The compelling nature and implications for location in mobile marketing vary dramatically by context and – well, location. The opportunity for contextually aware location data isn’t lost on anyone, but stringing those attributes together with relevant marketing remains challenging and elusive.
“I look at advertising and advertising on mobile quite differently. I think there has to be a paradigm shift,” says Damien Patton, CEO and founder of Banjo. There will eventually be a backlash against intrusive ads, he tells a packed audience at Mobile World Congress.
“When it comes to location, you cannot talk about location without talking about privacy,” he says. “Why are people going to give you their location, their privacy?” A nominal discount for a nearby Starbucks, for example, isn’t going to do it, he adds.
Banjo, which aims to enrich real-time content discovery by location across the social graph, provides more context and relevancy to check-ins, posts, videos, news stories, and the like, says Patton. “We’re looking at everything going on in the world right now…It’s the things that are happening right now in temporal time and it’s across all social networks.”
“It’s not only the location, it’s what’s going on. It’s the event,” he adds.
For Twitter, location is just another piece of metadata, says Sean Cook, lead mobile partner engineer at Twitter. “If you attach location, that’s a piece of metadata that better explains what that 140-character sound bite is,” he adds. Twitter also uses location to share more relevant ads with its users, but it also “helps grow the conversation,” Cook says.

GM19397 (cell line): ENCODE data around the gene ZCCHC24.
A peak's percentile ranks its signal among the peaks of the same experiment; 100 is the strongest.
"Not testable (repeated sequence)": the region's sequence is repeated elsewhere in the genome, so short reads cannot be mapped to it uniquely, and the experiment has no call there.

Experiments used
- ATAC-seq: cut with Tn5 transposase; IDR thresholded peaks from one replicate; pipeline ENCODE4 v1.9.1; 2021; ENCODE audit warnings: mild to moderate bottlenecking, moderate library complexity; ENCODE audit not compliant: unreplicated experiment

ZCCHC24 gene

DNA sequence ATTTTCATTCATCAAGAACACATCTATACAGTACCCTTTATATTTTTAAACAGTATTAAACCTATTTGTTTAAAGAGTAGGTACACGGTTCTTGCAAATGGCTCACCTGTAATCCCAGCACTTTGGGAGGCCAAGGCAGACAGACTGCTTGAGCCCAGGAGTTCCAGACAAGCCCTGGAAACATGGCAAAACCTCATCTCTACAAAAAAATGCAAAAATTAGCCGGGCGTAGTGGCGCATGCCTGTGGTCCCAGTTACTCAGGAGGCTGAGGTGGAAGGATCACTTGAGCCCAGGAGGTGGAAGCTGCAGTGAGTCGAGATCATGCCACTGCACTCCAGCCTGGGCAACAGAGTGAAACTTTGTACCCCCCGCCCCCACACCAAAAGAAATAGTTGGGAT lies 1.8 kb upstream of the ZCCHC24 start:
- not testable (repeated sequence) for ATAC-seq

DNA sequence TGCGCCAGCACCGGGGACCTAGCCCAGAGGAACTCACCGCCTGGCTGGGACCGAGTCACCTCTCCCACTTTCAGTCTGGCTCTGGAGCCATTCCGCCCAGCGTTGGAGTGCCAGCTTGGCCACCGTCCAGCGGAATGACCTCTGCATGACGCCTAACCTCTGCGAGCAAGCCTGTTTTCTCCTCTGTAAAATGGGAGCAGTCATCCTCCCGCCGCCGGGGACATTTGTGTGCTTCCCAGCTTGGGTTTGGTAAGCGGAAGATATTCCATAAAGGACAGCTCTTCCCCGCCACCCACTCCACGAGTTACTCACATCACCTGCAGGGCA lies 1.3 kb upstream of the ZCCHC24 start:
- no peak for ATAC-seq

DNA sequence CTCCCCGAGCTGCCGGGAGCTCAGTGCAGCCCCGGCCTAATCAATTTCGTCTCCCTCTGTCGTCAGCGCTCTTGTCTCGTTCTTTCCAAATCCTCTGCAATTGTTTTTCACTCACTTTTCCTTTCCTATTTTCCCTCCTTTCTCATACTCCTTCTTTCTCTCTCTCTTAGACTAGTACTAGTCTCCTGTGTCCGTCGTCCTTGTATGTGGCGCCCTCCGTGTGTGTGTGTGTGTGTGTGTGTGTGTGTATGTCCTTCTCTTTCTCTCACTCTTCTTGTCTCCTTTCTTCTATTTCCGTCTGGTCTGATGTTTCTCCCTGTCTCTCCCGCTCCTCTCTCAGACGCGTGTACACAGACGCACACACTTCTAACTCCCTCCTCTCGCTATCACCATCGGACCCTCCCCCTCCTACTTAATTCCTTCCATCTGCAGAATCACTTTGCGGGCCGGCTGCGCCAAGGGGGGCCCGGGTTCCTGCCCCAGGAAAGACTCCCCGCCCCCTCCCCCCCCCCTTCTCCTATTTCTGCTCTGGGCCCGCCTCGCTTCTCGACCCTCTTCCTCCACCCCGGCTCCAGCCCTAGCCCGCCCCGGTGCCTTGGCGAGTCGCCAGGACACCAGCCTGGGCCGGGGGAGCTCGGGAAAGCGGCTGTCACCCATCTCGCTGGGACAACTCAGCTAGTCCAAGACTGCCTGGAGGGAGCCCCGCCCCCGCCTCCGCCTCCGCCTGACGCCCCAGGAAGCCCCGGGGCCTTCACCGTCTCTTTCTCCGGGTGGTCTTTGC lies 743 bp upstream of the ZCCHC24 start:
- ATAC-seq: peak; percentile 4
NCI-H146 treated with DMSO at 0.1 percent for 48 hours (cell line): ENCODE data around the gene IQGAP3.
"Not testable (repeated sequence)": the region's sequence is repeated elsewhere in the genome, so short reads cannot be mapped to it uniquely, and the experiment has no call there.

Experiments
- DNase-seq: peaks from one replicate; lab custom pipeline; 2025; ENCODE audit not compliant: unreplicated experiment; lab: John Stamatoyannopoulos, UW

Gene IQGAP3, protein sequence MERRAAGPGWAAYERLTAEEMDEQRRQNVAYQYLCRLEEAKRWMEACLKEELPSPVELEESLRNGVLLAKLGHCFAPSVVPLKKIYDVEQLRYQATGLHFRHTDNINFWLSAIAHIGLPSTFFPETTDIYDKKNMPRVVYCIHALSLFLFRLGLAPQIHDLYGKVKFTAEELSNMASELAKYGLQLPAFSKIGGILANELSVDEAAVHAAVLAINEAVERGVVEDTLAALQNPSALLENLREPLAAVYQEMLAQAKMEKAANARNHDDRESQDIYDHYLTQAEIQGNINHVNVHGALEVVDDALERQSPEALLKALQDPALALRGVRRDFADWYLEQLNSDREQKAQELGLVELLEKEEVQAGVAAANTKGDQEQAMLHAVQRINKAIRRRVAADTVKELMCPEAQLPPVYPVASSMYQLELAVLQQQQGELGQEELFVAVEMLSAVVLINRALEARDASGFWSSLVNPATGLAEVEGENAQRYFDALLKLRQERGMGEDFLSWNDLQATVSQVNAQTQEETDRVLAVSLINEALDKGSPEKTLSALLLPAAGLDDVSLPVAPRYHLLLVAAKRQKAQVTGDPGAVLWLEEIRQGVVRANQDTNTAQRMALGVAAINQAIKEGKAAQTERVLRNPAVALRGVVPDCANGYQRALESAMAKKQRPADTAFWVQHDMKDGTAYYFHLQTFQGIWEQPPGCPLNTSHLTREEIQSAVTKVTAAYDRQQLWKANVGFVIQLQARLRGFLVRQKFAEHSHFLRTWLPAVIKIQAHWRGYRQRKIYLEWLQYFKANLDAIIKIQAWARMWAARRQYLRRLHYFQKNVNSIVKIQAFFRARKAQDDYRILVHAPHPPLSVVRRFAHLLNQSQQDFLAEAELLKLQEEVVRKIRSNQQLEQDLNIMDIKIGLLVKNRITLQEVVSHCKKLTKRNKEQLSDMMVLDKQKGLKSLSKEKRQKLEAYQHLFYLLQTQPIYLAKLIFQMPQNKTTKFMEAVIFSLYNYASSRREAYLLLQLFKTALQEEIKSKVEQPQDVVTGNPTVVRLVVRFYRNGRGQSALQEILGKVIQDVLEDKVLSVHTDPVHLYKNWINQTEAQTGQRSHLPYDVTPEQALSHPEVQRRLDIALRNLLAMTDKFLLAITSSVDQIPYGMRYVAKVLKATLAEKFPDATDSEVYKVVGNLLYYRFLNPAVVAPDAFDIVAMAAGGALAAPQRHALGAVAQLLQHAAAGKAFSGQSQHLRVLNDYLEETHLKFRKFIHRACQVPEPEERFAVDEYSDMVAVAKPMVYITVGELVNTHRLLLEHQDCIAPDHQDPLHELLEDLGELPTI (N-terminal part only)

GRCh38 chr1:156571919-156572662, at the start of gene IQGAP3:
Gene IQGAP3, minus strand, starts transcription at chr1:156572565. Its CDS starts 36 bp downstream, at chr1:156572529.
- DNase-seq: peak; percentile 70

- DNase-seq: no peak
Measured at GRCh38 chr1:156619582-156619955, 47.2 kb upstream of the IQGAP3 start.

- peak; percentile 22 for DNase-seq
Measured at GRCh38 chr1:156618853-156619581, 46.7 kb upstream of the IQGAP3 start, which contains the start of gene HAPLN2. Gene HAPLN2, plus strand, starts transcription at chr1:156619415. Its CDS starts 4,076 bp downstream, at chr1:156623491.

When a user sees a large ad running along the top of any given application, there are times where it might be relevant to that user, but oftentimes it isn’t, says Cook. Here in Barcelona, “in the moment, I’m more likely to walk across the street and buy a Barcelona jersey. I think the context of where you are is going to be more important, especially for advertising,” he adds.
“It’s a concept of here versus there,” Patton continues, adding that Banjo has found that users are more comfortable sharing their location on Twitter because it’s more general and not necessarily pinpointed to a specific corner or venue. “It’s like an ice cream cone,” he says. “It’s not about being at the tip of that pin.”
Location sharing varies significantly across cultures and events, Patton says, adding that this year’s Carnival of Brazil drove much higher usage than Mardi Gras in New Orleans, for example.
“If you look at location globally, the percentages would skew male,” says Patton, but locations shared from events like New York Fashion Week are predominantly female. Nonetheless, that same type of event in another part of the world could drive very few location shares because of the culture.
Cook reflects on his early days at Twitter, four years ago, when it was still virtually unheard of for people to share their most private thoughts, photos, or other media with the world at large. “We’re becoming conditioned to it, but with each step…there are bounds that you have to work within,” he says. “Once we get our toes in the water, we realize it’s not freezing and we step further in.”
“The user has that short attention span that we’ve all grown out of, and I think as we continue down the path it’s going to get worse or better depending on your perspective,” concludes Cook.